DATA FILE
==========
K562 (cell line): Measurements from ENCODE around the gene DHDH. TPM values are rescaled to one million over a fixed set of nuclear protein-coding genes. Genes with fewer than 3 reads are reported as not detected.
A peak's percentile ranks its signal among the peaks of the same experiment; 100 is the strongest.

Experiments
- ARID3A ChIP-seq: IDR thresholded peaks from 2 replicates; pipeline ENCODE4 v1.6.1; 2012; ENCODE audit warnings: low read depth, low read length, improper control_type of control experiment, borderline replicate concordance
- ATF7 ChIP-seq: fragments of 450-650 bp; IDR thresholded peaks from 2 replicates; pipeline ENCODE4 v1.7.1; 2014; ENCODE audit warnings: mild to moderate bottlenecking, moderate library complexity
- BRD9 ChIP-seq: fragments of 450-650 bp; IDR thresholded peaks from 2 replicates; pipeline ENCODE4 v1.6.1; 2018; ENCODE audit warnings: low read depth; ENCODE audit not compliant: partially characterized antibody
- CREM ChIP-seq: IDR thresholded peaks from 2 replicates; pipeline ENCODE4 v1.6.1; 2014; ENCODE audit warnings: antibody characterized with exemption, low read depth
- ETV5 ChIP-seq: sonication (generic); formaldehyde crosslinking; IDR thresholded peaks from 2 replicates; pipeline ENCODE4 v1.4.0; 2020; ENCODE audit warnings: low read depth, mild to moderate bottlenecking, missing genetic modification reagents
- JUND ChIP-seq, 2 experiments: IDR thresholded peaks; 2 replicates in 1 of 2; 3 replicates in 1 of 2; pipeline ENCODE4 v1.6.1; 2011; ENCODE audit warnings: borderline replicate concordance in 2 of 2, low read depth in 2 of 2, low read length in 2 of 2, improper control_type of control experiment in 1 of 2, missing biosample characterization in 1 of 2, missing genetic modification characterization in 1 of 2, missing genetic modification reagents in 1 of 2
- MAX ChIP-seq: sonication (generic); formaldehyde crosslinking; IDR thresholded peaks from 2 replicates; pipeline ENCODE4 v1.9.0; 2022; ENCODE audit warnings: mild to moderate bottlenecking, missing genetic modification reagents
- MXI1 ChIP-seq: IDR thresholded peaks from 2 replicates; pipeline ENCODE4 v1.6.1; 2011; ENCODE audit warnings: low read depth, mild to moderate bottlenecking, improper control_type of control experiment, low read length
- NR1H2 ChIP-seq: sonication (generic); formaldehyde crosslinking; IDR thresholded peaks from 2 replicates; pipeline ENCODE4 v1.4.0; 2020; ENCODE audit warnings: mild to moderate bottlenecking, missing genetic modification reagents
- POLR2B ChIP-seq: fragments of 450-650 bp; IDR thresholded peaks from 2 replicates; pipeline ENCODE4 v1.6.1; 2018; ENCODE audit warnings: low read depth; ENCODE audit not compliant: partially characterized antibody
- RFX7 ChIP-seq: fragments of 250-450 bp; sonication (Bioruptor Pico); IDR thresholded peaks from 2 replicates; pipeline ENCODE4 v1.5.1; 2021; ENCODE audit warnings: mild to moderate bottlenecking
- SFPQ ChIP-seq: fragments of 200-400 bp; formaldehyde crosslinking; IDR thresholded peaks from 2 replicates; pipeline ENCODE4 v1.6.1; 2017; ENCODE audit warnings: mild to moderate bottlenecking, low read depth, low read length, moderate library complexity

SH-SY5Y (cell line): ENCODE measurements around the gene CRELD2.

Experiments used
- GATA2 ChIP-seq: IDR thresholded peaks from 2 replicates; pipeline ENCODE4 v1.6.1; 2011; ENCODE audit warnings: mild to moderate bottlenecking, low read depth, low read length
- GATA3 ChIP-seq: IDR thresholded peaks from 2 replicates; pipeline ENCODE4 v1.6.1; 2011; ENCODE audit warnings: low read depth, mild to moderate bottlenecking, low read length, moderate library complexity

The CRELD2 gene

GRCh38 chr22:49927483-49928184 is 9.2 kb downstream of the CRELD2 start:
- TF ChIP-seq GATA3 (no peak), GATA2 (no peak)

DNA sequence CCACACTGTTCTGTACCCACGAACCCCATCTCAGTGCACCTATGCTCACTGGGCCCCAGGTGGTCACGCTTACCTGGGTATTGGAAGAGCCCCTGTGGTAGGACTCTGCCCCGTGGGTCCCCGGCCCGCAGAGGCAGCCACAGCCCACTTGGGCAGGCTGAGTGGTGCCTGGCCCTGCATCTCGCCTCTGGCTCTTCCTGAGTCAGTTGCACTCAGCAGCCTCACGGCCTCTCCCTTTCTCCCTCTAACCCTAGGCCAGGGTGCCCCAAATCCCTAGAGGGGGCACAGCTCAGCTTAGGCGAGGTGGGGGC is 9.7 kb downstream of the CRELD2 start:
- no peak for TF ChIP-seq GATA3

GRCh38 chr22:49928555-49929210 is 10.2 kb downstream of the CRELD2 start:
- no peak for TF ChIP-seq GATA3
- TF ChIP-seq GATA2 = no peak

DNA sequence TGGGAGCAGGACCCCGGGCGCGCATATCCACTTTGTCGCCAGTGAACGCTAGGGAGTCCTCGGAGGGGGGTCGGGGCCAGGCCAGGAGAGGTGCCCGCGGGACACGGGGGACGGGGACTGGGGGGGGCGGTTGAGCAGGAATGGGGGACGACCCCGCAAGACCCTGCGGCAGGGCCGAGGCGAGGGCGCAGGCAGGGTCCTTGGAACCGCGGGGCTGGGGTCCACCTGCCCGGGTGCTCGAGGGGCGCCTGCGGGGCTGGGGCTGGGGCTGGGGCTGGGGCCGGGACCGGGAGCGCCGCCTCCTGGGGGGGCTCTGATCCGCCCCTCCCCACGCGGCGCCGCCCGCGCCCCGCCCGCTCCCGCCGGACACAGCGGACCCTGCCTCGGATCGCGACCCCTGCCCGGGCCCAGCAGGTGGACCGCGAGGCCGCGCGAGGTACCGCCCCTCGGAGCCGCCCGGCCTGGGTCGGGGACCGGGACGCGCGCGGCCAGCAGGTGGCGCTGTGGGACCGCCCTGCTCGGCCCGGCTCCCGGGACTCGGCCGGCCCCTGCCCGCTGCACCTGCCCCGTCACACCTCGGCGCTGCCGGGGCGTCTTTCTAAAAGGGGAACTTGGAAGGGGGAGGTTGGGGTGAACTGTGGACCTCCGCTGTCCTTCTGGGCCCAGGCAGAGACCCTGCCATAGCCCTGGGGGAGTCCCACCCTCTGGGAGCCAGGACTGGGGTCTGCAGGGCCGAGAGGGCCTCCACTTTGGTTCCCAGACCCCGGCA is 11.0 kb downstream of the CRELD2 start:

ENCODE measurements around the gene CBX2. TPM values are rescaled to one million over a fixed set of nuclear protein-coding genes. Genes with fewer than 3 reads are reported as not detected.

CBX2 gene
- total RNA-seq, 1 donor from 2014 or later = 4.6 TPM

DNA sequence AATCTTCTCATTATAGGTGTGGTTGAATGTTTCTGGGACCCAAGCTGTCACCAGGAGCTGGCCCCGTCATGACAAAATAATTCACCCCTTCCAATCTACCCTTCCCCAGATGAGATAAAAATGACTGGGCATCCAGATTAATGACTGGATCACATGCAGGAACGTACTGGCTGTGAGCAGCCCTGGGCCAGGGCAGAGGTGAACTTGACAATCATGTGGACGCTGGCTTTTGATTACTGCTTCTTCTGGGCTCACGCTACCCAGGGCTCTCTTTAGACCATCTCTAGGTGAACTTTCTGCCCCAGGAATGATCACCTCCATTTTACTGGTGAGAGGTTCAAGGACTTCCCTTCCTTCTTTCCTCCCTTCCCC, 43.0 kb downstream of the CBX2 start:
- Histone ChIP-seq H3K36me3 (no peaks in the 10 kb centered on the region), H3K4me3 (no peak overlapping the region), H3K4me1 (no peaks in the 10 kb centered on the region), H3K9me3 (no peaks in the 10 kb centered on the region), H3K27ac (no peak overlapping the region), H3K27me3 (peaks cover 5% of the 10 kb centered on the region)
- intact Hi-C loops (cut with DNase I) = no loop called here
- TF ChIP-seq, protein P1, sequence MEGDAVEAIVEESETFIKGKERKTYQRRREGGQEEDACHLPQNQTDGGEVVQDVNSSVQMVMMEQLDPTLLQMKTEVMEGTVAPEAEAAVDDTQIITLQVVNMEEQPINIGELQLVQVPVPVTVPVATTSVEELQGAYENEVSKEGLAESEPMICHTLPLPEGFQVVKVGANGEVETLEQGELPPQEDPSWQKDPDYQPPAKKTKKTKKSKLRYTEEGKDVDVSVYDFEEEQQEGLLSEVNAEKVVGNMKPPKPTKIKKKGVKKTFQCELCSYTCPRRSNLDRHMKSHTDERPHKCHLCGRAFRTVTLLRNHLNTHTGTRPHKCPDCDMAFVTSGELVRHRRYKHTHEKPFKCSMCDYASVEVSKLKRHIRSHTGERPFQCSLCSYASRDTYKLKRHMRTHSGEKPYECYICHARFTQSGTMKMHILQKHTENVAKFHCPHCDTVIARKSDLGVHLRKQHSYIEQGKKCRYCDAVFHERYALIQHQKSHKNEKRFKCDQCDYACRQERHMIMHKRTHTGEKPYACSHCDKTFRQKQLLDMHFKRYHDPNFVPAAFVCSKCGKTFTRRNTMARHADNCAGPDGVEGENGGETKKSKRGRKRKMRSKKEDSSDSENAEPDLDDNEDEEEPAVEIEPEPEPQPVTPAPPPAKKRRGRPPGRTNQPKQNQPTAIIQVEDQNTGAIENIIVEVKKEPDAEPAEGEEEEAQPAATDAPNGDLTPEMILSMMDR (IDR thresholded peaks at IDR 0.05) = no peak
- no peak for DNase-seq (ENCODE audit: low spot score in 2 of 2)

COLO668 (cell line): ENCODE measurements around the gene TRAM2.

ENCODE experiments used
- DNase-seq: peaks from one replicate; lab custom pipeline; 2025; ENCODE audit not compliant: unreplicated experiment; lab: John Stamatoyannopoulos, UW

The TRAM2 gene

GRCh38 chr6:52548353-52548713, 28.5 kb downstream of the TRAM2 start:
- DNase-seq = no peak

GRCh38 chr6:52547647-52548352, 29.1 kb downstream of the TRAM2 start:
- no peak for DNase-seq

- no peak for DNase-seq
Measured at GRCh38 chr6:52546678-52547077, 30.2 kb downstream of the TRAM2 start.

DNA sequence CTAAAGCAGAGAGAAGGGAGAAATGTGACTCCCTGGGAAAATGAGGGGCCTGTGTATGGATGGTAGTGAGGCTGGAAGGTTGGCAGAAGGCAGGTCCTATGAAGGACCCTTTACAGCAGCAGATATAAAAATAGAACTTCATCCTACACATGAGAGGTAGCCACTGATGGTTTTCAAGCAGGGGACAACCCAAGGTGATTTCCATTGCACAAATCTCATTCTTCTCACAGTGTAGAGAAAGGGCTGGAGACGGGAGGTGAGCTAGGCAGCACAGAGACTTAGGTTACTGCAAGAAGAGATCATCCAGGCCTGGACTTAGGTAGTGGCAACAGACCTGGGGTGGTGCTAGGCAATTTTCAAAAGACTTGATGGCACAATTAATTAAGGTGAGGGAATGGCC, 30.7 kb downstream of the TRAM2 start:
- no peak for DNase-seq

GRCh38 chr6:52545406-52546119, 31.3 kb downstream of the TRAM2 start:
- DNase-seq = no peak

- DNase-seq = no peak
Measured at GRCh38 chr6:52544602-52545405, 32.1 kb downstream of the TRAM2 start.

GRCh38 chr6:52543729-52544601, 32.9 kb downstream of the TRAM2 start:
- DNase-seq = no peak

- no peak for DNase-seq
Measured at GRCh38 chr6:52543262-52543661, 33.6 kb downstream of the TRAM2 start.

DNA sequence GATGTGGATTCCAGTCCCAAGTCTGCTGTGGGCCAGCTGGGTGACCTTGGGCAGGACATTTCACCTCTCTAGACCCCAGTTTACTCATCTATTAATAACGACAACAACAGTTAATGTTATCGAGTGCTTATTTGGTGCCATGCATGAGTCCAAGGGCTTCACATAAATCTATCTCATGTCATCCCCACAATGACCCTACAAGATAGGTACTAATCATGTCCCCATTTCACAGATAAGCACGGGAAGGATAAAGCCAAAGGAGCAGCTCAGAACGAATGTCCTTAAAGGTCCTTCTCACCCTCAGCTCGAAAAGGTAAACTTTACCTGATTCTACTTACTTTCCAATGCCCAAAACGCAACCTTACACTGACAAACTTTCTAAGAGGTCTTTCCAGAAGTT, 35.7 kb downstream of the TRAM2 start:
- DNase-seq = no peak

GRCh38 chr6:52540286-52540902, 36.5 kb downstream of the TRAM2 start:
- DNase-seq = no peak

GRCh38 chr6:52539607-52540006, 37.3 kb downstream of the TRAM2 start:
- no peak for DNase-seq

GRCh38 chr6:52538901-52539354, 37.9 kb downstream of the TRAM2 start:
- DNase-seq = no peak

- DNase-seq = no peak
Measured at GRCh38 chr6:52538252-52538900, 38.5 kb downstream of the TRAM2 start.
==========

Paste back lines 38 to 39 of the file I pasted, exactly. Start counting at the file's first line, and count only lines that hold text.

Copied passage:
ENCODE experiments used
- DNase-seq: peaks from one replicate; lab custom pipeline; 2025; ENCODE audit not compliant: unreplicated experiment; lab: John Stamatoyannopoulos, UW